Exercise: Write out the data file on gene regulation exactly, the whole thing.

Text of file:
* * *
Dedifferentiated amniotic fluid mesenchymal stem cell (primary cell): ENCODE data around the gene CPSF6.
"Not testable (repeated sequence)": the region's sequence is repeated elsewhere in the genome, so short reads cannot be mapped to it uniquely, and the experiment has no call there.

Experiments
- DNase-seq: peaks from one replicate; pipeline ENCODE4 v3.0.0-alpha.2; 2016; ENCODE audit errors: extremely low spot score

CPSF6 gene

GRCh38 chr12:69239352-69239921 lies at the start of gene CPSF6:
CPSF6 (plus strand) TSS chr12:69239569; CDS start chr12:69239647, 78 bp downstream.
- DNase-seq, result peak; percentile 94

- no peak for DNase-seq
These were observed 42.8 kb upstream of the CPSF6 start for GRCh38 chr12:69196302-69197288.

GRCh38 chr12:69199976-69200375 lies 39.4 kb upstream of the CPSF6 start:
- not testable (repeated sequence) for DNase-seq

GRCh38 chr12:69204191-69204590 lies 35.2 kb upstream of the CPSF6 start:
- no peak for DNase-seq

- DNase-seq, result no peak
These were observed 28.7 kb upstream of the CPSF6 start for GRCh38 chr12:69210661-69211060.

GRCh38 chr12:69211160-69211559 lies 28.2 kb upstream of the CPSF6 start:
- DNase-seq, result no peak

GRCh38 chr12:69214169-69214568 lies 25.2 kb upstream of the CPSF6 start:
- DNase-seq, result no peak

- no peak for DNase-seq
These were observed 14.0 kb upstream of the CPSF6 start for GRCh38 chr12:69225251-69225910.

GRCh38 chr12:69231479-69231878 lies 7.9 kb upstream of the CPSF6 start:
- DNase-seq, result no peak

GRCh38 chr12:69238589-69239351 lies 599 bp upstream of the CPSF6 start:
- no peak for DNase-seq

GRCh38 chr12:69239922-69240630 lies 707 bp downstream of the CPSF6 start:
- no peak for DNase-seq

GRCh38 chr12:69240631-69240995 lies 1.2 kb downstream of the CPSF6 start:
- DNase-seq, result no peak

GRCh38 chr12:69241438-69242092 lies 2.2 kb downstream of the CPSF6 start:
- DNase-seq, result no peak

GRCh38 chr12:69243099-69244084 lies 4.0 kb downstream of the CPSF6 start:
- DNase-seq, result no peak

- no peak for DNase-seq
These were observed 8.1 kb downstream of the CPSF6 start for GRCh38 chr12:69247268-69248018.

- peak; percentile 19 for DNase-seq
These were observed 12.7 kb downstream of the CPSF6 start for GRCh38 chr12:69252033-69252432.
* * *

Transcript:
Dedifferentiated amniotic fluid mesenchymal stem cell (primary cell): ENCODE data around the gene CPSF6.
"Not testable (repeated sequence)": the region's sequence is repeated elsewhere in the genome, so short reads cannot be mapped to it uniquely, and the experiment has no call there.

Experiments
- DNase-seq: peaks from one replicate; pipeline ENCODE4 v3.0.0-alpha.2; 2016; ENCODE audit errors: extremely low spot score

CPSF6 gene

GRCh38 chr12:69239352-69239921 lies at the start of gene CPSF6:
CPSF6 (plus strand) TSS chr12:69239569; CDS start chr12:69239647, 78 bp downstream.
- DNase-seq, result peak; percentile 94

- no peak for DNase-seq
These were observed 42.8 kb upstream of the CPSF6 start for GRCh38 chr12:69196302-69197288.

GRCh38 chr12:69199976-69200375 lies 39.4 kb upstream of the CPSF6 start:
- not testable (repeated sequence) for DNase-seq

GRCh38 chr12:69204191-69204590 lies 35.2 kb upstream of the CPSF6 start:
- no peak for DNase-seq

- DNase-seq, result no peak
These were observed 28.7 kb upstream of the CPSF6 start for GRCh38 chr12:69210661-69211060.

GRCh38 chr12:69211160-69211559 lies 28.2 kb upstream of the CPSF6 start:
- DNase-seq, result no peak

GRCh38 chr12:69214169-69214568 lies 25.2 kb upstream of the CPSF6 start:
- DNase-seq, result no peak

- no peak for DNase-seq
These were observed 14.0 kb upstream of the CPSF6 start for GRCh38 chr12:69225251-69225910.

GRCh38 chr12:69231479-69231878 lies 7.9 kb upstream of the CPSF6 start:
- DNase-seq, result no peak

GRCh38 chr12:69238589-69239351 lies 599 bp upstream of the CPSF6 start:
- no peak for DNase-seq

GRCh38 chr12:69239922-69240630 lies 707 bp downstream of the CPSF6 start:
- no peak for DNase-seq

GRCh38 chr12:69240631-69240995 lies 1.2 kb downstream of the CPSF6 start:
- DNase-seq, result no peak

GRCh38 chr12:69241438-69242092 lies 2.2 kb downstream of the CPSF6 start:
- DNase-seq, result no peak

GRCh38 chr12:69243099-69244084 lies 4.0 kb downstream of the CPSF6 start:
- DNase-seq, result no peak

- no peak for DNase-seq
These were observed 8.1 kb downstream of the CPSF6 start for GRCh38 chr12:69247268-69248018.

- peak; percentile 19 for DNase-seq
These were observed 12.7 kb downstream of the CPSF6 start for GRCh38 chr12:69252033-69252432.